RETAIL BUZZ Shoppers out and about on he Hopkins Road and Link Road area in Castlebar last Friday afternoon.
Slowly, but surely, normality is returning to the county town
A generation ago it was a soulless place searching for its own identity, but today it’s the busiest shopping district in Mayo. The Hopkins Road and Link Road area in Castlebar is the best barometer of mood one can find in these unprecedented days.
At times during the first lockdown 12 months ago, one could almost sleep out on the street in downtown Castlebar, such was the absence of humanity, but this week it was buzzing. The Covid restrictions are easing and people are becoming less fearful. Castlebar is beginning to hum again and the business owners are hopeful of a brighter future.
Mayo’s capital has always been a town where businesses welcomed patrons from near and far. Now, more than ever, that custom is needed to rebuild an economy reeling from lockdowns.
On Friday afternoon, the rain which had poured from the heavens the previous day, had eased somewhat and there was a growing excitement around the place.
In Padraic McHale’s Menswear the man himself was resplendent as always. A lifetime in the trade had thrown up many challenges, but the past 12 months have been the maddest of all.
“I never thought I’d see anything like it,” he told The Mayo News. “You see a lot of different things in this trade, but there are no words for the past year. To be honest, there’s no point in talking too much about it. What’s gone is gone and we all have to move on now and do the best we can.
“Sitting at home for months has been tough for so many people. I was so accustomed to meeting people every day and suddenly that was gone, so I’m delighted to be back,” Padraic added.
“We had a very busy day last Monday when we opened the doors and while it has eased off a bit since, trade has been steady. People tell me they were running out of clothes and were delighted to get the chance to come in and buy a few things again.
“We’re carrying a lot of stock because of the lockdowns and even after Christmas there was no chance of having a sale or anything like that, so it will take a while to sort everything out again, but we’ll get there,” the well-known trader continued before looking to the future with hope.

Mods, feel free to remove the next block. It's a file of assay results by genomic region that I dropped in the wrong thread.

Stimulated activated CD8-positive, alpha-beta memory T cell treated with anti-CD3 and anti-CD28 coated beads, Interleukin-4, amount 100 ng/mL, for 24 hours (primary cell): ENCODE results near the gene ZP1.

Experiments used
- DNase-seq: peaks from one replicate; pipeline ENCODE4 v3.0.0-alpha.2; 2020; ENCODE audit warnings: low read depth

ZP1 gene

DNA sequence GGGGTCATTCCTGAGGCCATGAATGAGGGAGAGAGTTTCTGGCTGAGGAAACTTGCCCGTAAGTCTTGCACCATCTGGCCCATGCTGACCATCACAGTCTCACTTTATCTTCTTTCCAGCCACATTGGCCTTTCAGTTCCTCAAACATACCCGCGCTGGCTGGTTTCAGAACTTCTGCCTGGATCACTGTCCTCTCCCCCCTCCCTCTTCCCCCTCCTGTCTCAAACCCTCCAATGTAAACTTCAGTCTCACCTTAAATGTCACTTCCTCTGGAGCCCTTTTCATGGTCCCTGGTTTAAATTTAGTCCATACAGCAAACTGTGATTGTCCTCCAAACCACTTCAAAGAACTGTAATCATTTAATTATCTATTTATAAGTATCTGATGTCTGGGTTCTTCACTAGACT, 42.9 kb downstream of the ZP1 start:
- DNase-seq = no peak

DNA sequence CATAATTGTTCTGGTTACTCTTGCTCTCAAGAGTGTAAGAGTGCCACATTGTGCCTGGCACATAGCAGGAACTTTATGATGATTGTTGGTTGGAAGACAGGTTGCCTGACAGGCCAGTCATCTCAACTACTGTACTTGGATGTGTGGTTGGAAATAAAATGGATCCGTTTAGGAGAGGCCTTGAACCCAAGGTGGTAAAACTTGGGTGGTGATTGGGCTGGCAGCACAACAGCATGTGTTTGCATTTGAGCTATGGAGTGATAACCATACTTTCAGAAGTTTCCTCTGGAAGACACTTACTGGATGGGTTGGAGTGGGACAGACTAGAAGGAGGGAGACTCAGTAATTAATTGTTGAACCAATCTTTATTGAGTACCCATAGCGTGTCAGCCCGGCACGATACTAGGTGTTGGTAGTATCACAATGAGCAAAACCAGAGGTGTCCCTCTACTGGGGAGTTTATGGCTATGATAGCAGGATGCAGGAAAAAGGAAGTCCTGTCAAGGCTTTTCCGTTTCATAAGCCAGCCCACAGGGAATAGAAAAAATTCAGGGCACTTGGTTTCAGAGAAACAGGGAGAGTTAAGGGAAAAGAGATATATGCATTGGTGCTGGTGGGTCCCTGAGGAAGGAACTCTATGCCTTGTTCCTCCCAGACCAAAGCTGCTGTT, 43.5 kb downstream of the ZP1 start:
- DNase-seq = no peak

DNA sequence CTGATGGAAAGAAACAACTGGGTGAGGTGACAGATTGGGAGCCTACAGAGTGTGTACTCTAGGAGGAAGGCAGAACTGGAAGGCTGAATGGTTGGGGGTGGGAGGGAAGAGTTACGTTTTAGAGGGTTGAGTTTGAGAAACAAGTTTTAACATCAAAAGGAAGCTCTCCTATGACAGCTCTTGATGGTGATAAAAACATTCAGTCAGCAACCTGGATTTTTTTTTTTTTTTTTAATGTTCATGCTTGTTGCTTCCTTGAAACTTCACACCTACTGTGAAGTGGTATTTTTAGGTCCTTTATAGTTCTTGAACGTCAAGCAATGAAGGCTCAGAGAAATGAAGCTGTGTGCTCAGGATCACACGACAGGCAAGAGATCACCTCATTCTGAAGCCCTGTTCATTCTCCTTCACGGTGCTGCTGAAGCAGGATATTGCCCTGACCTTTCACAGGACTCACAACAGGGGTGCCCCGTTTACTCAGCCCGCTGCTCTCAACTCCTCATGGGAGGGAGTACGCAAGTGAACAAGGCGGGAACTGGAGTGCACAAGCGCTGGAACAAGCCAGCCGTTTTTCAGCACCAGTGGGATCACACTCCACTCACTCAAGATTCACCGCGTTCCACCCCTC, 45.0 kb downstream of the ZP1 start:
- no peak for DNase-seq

“This is a great town and we’re lucky to have such good customers. We’re all looking forward now to getting everything back to normal and as long as there’s not another lockdown we’ll drive on.”
Nearby, Liam Cannon could be found behind the counter of his busy fruit and veg shop. Liam has been in the business all his life, starting out Val Donegan in 1977 on Market Square, moving to work with Sean Langan in Linenhall Street in 1979 before starting his own stall beside the new Dunnes Stores in 1987. The site of his current shop came up for sale in 1994, so he bought and started to build. In November 1995 he opened the doors and they’ve stayed open ever since, even during lockdown.
“We had a great trade during the first lockdown when supermarkets couldn’t sell plants or anything like that. That changed, but we continued to have a really solid trade. People had to eat and they knew they’d get top quality here – that’s the secret.
“This is a great shopping street. Dunnes and Tesco are our lifeline. They draw the people into the area and then it’s up to the rest of us to get some of them through our doors. I have a great custom built up over the years between locals and people from across the county and I’m very grateful for that.
“In recent weeks, I’ve noticed more older people coming in because they have the vaccine now and they’re more confident. They’re in no hurry and enjoy the chat and that’s great too because many of them were lonely in the house for months and that’s not good.
“I think we’re going to drive on now. We have to. There’s no other choice. We have to get the economy moving again and I think there’s good times ahead.”
Up the street, the Brewery Cup, a family-owned restaurant in the heart of the town is operating a take-away business. This is a totally alien concept from the pre-Covid days when the place would be jammed with those enjoying bespoke teas and coffees, home cooked breakfasts, lunches and baked goods.
On Friday, it was doing a steady take-away trade, but the takings are far removed from the days when finding a table near the window was an added bonus for patrons.
“It’s either do something or do nothing. Sitting at home waiting for word of a return to indoor dining isn’t a way of life. We decided to keep going because we need to keep our name out there and also retain our core staff in order to be ready for a return, but our takings are down 80 or 90 percent,” Paudy O’Malley explained.
“Takeaway is a very uneven trade, some days are good, others are not so good. This type of business is so inconsistent. We might do four lunches or we might do 40. There’s no way of knowing. Monday was a fantastic day, while Tuesday was only half as busy.
“The weekend trade has been the lifesaver for us. We’re open ‘til 8 o’clock on Thursday, Friday and Saturday and we’ve found that to be good. Friday evening is our busiest time. Most people are finished for the week and want to treat themselves. I can’t see that working for us when normal dining comes back but I know of a few businesses in Castlebar and Westport who will definitely service that market,” Paudy added before turning his attention to the future.
“Business through the country, throughout the world have been hit by the pandemic, so we just have to drive on. We’re just taking it day by day and pushing forward. It’s the only way to approach things at the moment.”